Homeschooling or homeschool (also called home education or home learning) is the education of children at home, typically by parents but sometimes by tutors, rather than in other formal settings of public or private school. Although prior to the introduction of compulsory school attendance laws, most childhood education occurred within the family or community, homeschooling inthe modern sense is an alternative in developed countries to private schools outside the home or educational institutions operated by civil governments.
Homeschooling is a legal option for parents in some countries to provide their children with a learning environment as an alternative to public or private schools outside the home. Parents cite numerous reasons as motivations to homeschool,including better academic test results, poor public school environment, religious reasons, improved character/morality development, the expense of private education, and objections to what is taught locally in public school. It may be a factor in the choice of parenting style. Homeschooling is also an alternative for families living in isolated rural locations or living temporarily abroad.
MethodologyHomeschools use a wide variety of methods and materials. There are different paradigms, or educational philosophies, that families adopt including unit studies, Classical education (including Trivium, Quadrivium), Charlotte Mason education, Montessori method, Theory of multiple intelligences, Unschooling, Radical Unschooling, Waldorf education, School-at-home, A Thomas Jefferson Education, andmany others. Some of these approaches, particularly unit studies, Montessori, and Waldorf, are also available in private or public school settings.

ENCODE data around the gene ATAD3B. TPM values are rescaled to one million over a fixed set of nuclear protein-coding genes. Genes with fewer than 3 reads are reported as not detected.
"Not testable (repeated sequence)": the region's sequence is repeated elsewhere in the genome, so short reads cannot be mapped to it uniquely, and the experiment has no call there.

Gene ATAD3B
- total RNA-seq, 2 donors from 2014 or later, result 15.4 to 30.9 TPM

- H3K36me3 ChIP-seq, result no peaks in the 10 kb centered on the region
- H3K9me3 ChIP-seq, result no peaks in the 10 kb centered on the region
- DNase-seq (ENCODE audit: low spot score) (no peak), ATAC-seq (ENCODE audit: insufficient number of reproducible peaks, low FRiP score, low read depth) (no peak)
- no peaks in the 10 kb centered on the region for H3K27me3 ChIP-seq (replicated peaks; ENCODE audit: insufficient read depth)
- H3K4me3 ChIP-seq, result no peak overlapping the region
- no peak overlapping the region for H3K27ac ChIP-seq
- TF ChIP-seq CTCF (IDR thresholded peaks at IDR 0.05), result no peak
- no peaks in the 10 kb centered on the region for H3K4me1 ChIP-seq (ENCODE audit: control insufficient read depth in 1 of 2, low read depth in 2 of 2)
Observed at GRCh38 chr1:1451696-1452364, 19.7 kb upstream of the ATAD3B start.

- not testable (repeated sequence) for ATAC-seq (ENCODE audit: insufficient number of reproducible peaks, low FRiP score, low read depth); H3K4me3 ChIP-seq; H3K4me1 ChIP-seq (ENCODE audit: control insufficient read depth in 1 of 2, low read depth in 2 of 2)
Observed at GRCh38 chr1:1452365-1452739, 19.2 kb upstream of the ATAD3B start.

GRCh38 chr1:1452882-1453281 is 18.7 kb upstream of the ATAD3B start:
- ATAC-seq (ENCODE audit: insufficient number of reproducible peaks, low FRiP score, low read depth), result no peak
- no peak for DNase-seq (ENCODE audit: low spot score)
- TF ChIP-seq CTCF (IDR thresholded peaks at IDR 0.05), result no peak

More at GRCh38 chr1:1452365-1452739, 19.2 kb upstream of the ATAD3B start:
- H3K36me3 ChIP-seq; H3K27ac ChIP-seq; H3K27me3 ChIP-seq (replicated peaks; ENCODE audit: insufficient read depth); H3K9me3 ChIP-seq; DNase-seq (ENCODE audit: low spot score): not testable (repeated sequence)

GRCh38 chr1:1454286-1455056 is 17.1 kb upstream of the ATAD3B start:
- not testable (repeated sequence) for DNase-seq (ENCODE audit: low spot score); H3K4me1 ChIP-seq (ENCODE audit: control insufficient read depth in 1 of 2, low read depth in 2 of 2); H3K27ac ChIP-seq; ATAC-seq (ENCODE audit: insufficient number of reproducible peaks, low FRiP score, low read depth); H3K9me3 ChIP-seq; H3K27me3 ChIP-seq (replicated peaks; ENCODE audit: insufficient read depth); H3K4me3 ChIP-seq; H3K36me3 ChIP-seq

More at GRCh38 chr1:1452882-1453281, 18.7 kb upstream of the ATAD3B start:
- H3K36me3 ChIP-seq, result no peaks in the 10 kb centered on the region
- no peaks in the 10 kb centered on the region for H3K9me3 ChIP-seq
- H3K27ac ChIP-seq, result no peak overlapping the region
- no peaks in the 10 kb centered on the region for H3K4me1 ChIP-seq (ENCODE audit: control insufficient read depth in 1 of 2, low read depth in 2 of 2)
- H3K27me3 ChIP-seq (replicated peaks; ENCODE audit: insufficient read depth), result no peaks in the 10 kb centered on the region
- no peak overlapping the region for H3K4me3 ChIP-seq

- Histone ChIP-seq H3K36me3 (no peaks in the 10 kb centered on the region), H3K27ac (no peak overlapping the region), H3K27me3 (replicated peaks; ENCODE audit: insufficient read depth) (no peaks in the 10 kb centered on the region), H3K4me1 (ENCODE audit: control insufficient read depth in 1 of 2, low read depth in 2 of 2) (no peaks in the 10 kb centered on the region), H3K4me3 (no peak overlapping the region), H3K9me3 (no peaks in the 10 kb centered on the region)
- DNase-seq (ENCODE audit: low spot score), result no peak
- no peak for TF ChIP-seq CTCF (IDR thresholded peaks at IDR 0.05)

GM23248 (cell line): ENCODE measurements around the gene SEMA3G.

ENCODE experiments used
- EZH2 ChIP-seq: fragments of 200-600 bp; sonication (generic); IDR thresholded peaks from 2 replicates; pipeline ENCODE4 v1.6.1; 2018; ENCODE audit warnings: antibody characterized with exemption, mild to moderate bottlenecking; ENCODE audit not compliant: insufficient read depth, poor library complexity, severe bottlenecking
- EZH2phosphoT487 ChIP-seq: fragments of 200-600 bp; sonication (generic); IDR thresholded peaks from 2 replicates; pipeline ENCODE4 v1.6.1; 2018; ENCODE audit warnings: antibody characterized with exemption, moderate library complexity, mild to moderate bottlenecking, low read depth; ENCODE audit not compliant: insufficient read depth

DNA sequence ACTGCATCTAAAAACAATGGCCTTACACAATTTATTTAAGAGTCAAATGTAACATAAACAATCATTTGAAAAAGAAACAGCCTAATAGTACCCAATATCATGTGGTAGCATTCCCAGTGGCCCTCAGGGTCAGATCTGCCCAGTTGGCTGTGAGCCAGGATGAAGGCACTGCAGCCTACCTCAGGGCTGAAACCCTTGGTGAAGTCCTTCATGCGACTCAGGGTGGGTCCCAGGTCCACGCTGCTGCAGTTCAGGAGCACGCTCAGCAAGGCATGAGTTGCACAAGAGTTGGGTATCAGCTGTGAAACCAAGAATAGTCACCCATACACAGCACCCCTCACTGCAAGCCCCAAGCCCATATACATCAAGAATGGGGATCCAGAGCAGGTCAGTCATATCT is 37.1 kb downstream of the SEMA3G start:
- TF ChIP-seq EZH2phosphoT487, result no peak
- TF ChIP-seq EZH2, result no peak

It is not uncommon for the student to experience more than one approach as the family discovers what works best for them. Many families do choose an eclectic (mixed) approach. For sources of curricula and books, "Homeschooling in the United States:2003" found that 78 percent utilized "a public library"; 77 percent used "a homeschooling catalog, publisher, or individual specialist"; 68 percent used "retail bookstore or other store"; 60 percent used "an education publisher that was not affiliated with homeschooling." "Approximately half" used curriculum or books from "a homeschooling organization", 37 percent from a "church, synagogue orother religious institution" and 23 percent from "their local public school or district." 41 percent in 2003 utilized some sort of distance learning, approximately 20 percent by "television, video or radio"; 19 percent via "Internet, e-mail, or the World Wide Web"; and 15 percent taking a "correspondence course by mail designed specifically for homeschoolers."
Individual governmental units, e. g.states and local districts, vary in official curriculum and attendance requirements.
The unit study approach incorporates several subjects, such as art, history, math, science, geography and other curriculum subjects, around the context of one topical theme, like water, animals, American slavery, or ancient Rome.[unreliable source?] For example, a unit study of Native Americanscould combine age-appropriate lessons in: social studies, how different tribes lived prior to colonization vs. today; art, making Native American clothing; history (of Native Americans in the U.S.); reading from a special reading list; and the science of plants used by Native Americans.
Unit studies are particularly helpful for teaching multiple grade levels simultaneously, asthe topic can easily be adjusted (i.e. from an 8th grader detailing and labeling a spider's anatomy to an elementary student drawing a picture of a spider on its web). As it is generally the case that in a given "homeschool" very few students are spread out among the grade levels, the unit study approach is an attractive option.
Unit study advocates assert that children retain...
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